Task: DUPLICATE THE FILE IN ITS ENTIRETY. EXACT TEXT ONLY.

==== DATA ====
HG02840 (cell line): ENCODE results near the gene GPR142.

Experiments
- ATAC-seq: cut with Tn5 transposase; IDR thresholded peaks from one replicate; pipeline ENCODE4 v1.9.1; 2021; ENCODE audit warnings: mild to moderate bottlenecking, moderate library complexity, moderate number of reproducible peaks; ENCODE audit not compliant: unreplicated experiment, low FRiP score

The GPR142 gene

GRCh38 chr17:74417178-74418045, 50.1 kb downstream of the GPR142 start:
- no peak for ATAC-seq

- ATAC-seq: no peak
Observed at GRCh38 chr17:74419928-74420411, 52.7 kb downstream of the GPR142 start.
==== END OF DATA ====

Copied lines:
HG02840 (cell line): ENCODE results near the gene GPR142.

Experiments
- ATAC-seq: cut with Tn5 transposase; IDR thresholded peaks from one replicate; pipeline ENCODE4 v1.9.1; 2021; ENCODE audit warnings: mild to moderate bottlenecking, moderate library complexity, moderate number of reproducible peaks; ENCODE audit not compliant: unreplicated experiment, low FRiP score

The GPR142 gene

GRCh38 chr17:74417178-74418045, 50.1 kb downstream of the GPR142 start:
- no peak for ATAC-seq

- ATAC-seq: no peak
Observed at GRCh38 chr17:74419928-74420411, 52.7 kb downstream of the GPR142 start.